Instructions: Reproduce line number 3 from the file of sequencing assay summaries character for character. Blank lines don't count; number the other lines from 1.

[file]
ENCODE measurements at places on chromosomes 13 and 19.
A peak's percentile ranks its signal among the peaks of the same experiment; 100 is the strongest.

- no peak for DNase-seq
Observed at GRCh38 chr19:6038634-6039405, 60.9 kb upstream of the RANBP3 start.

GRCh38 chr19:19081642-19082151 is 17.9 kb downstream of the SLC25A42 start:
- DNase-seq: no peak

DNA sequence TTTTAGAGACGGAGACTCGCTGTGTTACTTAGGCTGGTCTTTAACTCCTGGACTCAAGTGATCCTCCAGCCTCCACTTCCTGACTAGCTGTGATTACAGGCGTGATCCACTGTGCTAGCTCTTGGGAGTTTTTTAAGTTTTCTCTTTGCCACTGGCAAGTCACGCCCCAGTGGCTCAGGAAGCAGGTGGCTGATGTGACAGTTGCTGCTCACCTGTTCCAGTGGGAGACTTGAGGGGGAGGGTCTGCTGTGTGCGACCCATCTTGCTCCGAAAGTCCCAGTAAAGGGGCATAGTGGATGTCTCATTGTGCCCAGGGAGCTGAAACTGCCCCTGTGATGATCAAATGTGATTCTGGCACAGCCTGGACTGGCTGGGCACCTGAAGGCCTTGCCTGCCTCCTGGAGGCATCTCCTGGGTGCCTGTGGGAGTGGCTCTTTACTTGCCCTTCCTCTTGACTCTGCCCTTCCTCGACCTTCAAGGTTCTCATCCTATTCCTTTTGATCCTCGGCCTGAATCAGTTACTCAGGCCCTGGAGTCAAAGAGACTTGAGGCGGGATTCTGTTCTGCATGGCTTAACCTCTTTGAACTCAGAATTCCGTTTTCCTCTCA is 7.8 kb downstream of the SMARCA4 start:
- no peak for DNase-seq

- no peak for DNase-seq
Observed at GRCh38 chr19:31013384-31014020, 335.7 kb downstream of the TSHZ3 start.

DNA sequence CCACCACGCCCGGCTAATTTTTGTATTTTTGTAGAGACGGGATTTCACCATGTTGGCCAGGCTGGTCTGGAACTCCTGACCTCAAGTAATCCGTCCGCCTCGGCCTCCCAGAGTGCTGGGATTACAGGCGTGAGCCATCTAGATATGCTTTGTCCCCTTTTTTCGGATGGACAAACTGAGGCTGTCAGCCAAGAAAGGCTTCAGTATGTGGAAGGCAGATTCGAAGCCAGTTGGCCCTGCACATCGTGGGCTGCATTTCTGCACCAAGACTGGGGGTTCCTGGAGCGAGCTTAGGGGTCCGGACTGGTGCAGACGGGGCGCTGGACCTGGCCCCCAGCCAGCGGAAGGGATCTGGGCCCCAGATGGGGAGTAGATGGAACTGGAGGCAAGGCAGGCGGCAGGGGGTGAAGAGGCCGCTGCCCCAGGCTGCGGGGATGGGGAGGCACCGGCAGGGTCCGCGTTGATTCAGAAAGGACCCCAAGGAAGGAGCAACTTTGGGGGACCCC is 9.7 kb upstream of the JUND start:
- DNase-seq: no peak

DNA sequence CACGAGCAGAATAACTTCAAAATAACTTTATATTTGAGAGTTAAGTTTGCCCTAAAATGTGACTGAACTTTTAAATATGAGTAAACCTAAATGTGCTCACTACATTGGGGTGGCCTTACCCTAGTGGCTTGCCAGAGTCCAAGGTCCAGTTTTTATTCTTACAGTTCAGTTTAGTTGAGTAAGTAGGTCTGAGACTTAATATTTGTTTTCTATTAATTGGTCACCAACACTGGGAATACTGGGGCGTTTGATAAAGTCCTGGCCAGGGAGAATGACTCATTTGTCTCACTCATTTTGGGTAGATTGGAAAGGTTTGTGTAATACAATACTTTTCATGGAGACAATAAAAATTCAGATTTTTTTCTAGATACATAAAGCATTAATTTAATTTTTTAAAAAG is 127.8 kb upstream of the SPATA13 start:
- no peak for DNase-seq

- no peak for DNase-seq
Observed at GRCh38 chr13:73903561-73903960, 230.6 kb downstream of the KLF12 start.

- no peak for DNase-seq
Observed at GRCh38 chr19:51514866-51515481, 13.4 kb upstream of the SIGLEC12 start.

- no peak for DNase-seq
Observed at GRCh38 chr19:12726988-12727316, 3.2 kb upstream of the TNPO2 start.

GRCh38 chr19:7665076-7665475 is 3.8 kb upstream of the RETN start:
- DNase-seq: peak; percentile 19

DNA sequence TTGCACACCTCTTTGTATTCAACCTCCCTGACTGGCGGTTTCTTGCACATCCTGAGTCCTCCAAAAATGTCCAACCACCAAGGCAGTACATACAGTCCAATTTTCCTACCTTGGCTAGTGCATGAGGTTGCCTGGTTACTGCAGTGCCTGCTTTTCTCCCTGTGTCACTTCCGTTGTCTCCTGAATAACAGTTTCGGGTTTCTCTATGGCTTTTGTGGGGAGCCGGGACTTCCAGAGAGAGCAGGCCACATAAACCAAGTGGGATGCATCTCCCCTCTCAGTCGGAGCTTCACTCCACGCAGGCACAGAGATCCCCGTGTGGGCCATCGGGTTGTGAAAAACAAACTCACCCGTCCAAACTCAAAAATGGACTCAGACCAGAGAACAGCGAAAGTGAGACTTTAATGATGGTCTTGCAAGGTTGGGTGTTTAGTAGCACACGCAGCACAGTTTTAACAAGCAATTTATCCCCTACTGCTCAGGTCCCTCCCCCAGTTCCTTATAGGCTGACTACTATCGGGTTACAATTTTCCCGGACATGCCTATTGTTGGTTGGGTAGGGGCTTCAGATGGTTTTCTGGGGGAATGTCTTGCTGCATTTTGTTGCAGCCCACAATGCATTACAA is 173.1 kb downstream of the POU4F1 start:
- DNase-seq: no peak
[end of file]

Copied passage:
- no peak for DNase-seq